FOR IMMEDIATE RELEASE CONTACT: Tom Clements
DECEMBER 6, 2000 202-822-8444, email@example.com
U.S. NATIONAL ACADEMY OF SCIENCES REPORT SOUNDS DEATH KNELL FOR USE OF PLUTONIUM FUEL (MOX) IN CANDU REACTORS
MOX TEST AT CHALK RIVER SHOULD BE TERMINATED, SAYS NCI
Washington, D.C.---A report quietly released by the United States National Academy of Sciences (NAS) on November 16 states that disposal of weapons plutonium as fuel in CANDU reactors fails to meet security guidelines established for the weapons plutonium disposition program. According to the Nuclear Control Institute (NCI), a Washington-based non-proliferation research and advocacy institution, this failure effectively knocks CANDU reactors out of further consideration for using mixed plutonium-uranium oxide fuel (MOX) made from surplus U.S. and Russian weapons plutonium.
The NAS Committee on International Security and Arms Control, in a 50-page report entitled The Spent-Fuel Standard for Disposition of Excess Weapon Plutonium, determined that spent MOX fuel removed from a CANDU reactor would fail to meet the so-called spent fuel standard. This standard was initially presented in 1994 by the NAS and, according to the NAS report, held that plutonium in its final dispositioned forms should be roughly as difficult to acquire, process and utilize in nuclear weapons as is the plutonium in typical spent fuel from civilian power reactors. Spent nuclear fuel offers a radiation barrier and handling problems which would make removal of the plutonium difficult. The standard has since been adopted by the U.S. Department of Energy and Russia for weapons plutonium disposition.
Now that the U.S. National Academy of Sciences has made a determination that plutonium fuel removed from a CANDU reactor does not meet the security guideline established for the weapons plutonium disposition program, the CANDU option is decidedly dead, said Tom Clements, Executive Director the Nuclear Control Institute. The research program to irradiate U.S. and Russian MOX in the NRU reactor at Chalk River should be immediately terminated as there is no need whatsoever for that test to go forward. The testing of small amounts of MOX imported from Russian and the U.S. in controversial shipments is expected to begin in December or January in Atomic Energy of Canadas Parallex Project.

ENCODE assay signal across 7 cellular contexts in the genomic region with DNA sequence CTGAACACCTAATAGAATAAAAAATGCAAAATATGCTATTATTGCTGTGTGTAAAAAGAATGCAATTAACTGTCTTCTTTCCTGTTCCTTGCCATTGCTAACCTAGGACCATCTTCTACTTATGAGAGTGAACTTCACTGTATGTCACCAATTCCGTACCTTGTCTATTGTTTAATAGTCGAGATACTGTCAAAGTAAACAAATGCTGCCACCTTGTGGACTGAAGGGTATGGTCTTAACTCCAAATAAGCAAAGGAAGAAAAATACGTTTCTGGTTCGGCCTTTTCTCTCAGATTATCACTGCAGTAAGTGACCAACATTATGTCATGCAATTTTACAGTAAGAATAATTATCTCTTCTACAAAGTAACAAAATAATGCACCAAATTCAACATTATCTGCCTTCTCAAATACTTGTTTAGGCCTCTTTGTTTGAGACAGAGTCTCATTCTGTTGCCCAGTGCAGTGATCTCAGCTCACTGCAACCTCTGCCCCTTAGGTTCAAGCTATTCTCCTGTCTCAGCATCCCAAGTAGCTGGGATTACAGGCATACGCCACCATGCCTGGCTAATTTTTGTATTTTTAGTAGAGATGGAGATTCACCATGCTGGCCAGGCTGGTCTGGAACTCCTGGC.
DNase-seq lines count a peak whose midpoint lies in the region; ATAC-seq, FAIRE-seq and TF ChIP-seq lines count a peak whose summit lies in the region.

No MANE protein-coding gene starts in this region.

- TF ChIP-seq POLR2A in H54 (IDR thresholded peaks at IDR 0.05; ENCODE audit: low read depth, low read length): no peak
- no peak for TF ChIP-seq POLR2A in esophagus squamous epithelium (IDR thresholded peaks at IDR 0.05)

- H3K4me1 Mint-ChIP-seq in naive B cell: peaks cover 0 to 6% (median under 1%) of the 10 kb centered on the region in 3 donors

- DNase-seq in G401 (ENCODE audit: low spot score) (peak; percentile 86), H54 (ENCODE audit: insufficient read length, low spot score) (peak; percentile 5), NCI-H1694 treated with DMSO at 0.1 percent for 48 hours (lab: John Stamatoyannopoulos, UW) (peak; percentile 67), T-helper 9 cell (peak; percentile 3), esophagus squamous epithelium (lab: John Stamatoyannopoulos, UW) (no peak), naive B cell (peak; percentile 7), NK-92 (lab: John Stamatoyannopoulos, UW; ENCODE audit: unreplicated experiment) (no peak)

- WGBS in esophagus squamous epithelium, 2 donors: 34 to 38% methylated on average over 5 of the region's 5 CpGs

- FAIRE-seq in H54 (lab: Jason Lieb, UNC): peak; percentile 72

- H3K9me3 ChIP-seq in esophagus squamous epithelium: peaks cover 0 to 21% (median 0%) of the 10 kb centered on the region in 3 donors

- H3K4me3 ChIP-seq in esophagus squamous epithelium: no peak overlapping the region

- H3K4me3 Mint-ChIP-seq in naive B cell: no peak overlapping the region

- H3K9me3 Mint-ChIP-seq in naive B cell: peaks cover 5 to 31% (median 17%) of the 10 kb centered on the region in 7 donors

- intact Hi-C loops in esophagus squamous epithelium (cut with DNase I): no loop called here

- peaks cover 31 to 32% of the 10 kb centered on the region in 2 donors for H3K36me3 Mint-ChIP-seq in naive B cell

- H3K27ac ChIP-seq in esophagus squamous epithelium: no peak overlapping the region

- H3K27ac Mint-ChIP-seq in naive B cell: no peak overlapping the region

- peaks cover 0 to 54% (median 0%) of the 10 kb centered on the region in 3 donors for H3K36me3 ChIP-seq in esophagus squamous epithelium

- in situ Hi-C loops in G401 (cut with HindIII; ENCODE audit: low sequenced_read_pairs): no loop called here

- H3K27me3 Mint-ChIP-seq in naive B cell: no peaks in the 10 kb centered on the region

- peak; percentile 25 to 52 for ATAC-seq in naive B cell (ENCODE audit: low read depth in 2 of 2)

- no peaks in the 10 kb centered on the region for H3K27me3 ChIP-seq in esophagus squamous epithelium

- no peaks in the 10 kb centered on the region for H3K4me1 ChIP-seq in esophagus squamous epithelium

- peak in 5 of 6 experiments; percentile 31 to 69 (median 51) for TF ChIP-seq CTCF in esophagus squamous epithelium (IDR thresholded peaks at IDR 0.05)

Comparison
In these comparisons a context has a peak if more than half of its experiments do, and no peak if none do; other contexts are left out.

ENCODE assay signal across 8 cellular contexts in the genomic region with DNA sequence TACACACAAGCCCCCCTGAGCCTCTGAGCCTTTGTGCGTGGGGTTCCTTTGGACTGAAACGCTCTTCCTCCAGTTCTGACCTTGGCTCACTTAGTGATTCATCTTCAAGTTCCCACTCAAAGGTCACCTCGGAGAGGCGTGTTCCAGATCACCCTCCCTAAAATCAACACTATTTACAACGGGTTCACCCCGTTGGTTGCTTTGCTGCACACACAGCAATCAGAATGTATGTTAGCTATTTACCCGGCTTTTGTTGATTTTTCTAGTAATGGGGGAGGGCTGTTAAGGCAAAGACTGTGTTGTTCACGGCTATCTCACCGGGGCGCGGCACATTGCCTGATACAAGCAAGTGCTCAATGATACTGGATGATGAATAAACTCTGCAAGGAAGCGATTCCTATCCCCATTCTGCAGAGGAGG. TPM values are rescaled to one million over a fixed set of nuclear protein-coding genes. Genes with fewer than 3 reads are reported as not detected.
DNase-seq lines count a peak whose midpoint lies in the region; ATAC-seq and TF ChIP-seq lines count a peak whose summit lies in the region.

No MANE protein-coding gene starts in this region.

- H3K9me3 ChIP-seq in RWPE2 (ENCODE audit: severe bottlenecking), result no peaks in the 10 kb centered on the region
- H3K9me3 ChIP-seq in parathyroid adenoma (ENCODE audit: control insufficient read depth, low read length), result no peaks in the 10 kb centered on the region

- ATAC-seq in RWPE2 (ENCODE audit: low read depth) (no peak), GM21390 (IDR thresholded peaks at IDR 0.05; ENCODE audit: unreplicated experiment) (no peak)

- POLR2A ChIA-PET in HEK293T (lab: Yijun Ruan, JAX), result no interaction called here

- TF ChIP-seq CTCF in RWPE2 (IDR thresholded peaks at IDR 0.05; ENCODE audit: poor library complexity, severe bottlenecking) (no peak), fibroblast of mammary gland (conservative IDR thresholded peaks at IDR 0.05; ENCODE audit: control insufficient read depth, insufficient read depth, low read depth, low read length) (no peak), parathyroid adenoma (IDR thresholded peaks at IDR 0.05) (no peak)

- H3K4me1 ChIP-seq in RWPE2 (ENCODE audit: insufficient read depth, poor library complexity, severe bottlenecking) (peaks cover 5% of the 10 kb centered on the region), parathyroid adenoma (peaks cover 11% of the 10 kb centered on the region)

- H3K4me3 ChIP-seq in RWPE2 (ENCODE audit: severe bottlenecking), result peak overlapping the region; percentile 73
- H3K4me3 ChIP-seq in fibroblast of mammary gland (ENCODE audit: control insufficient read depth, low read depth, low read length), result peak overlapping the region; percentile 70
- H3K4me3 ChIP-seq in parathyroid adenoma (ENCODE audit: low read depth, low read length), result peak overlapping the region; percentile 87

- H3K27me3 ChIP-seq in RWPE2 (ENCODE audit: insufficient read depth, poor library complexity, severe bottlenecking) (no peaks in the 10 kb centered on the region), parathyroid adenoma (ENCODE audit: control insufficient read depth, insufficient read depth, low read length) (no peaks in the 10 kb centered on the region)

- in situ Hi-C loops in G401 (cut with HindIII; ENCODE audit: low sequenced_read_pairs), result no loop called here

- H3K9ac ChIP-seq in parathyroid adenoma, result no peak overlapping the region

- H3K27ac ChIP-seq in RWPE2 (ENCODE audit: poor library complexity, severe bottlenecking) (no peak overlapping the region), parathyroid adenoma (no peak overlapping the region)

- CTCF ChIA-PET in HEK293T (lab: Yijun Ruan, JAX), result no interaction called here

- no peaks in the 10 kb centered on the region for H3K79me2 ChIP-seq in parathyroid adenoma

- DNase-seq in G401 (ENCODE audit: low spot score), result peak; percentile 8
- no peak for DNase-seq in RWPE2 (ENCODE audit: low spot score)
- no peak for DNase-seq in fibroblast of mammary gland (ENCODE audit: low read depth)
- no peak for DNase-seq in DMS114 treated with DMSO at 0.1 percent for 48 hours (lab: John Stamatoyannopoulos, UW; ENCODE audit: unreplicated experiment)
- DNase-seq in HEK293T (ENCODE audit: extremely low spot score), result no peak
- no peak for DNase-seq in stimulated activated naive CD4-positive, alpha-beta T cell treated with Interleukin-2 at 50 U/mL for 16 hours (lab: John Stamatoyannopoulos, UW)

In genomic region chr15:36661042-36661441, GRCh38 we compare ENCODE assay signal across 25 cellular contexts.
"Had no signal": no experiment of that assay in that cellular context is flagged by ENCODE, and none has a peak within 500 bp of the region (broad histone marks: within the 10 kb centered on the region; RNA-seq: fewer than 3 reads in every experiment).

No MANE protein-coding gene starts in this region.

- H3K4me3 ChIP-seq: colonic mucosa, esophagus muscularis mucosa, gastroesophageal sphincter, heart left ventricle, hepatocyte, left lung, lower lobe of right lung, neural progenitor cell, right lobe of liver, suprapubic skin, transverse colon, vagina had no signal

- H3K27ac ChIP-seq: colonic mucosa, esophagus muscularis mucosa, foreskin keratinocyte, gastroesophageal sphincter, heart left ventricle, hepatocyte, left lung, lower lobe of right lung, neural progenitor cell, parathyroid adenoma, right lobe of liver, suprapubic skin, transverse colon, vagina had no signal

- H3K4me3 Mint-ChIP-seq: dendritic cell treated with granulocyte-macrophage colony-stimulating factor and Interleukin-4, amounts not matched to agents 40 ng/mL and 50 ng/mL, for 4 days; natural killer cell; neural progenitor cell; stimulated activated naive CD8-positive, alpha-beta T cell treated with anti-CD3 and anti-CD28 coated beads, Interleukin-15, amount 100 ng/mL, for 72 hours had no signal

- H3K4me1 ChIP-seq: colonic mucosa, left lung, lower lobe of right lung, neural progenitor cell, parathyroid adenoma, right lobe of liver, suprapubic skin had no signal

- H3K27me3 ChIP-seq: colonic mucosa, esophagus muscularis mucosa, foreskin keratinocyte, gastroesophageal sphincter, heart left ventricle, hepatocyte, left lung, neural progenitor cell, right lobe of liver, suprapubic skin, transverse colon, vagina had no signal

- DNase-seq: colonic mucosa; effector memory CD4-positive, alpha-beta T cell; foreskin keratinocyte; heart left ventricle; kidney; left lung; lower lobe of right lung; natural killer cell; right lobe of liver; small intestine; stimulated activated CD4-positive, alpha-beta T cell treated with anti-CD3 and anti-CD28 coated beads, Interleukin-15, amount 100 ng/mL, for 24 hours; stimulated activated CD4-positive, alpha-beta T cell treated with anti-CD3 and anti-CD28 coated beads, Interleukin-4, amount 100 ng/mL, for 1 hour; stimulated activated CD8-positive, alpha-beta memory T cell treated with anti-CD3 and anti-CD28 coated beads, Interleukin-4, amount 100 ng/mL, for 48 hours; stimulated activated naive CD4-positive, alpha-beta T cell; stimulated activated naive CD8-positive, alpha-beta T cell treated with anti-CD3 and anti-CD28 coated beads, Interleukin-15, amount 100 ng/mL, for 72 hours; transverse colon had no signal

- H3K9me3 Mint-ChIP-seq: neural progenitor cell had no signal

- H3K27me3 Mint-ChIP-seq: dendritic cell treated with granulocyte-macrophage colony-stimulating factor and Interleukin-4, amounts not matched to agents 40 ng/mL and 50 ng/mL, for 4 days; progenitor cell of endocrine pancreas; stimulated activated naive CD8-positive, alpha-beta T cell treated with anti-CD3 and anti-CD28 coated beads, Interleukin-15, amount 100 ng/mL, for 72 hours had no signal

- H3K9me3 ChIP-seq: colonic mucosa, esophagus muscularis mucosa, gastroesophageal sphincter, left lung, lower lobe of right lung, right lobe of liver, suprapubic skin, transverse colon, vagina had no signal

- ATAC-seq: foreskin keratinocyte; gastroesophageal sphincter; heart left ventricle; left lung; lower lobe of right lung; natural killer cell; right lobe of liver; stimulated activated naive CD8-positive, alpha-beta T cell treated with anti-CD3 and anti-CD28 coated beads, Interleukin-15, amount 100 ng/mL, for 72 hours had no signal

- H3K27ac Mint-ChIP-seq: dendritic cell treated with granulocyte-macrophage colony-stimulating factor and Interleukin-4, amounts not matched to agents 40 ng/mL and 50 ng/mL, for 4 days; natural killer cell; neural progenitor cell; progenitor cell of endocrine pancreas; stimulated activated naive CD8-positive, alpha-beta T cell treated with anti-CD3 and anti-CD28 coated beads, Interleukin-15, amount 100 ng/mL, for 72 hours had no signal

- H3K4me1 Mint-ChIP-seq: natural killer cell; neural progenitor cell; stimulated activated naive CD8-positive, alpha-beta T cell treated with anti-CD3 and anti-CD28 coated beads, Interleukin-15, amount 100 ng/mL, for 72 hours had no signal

The NAS committee states that the CANDU-MOX option is not compliant with the spent fuel standard, having made that determination after presenting a series of comparisons between spent LWR fuel and LWR-MOX, CANDU-MOX, CANFLEX-MOX and the so-called can-in-canister approach whereby plutonium is formed into ceramic discs, placed in cans and the cans then surrounded by glassified high-level waste.
CANFLEX is a new type of fuel undergoing testing but is not ready for commercial use. CANFLEX-MOX fuel bundles would be modified to weigh more and have a greater radiation barrier than conventional CANDU-MOX bundles. In spite of improvement over the CANDU-MOX option, the NAS judged that compliance of the CANDU CANFLEX-MOX option with the spent fuel standard to be marginal.
The study found that spent CANDU-MOX was comparable to spent LWR fuel in several barriers to acquisition of the plutonium contained in the fuel, but that CANDU-MOX was worse in a number of categories, due to the low bulk of the fuel and lower radiation barrier
In January 2000, the U.S. Department of Energy issued its Record of Decision on use of MOX from weapons plutonium. In that document, DOE stated that it was no longer actively pursuing the option of using U.S. MOX in CANDU reactors as the U.S. had chosen light-water reactors in the U.S. for the mission. DOE further stated that Canada and Russia could pursue disposal of Russian MOX in CANDU reactors and such agreement would take place directly between Canada and Russia. Irradiation in LWRs is not scheduled to take place until 2007 but that schedule is likely to shift due to financial and technical problems.
NCI supports development of the can-in-canister method of plutonium disposal as it is safer from a non-proliferation perspective and avoids introduction of nuclear weapons materials into the civilian fuel cycle. The NAS report determined that the can-in-canister option should be subjected to a mock on-site attack to determine its compliance with the spent fuel standard. NCI believes that efforts now being undertaken at the Lawrence Livermore National Laboratory in California will confirm that the casks can be designed in such a way as to make them highly theft-resistant. This method of disposal would take place at the DOEs Savannah River Site in South Carolina, site also chosen for the new MOX fabrication plant.
Notes to editors:
More information on weapons plutonium disposition can be found on the NCI web site at http://www.nci.org/nci-wpu.htm.The NAS report can be found on the NAS web site at: http://books.nap.edu/books/0309073030/html/R2.html#pagetop. Further information on the U.S. Department of Energys plutonium disposition program can be found on DOEs Office of Fissile Material Disposition (MD) web site at http://www.doe-md.com. PR contact for MD in Washington is Ken Sprankle at 202-586-7113. PR office at DOEs Savannah River Site can be reached at 803-725-2889
The four U.S. reactors chosen to irradiate MOX are owned by Duke Energy. The two Catwaba reactors are located in South Carolina and the two McGuire reactors are located in North Carolina, with both sites near to Charlotte, NC. Two reactors presented for MOX use by Dominion Virginia Power Company were withdrawn in April 2000, in what the company called a purely business decision.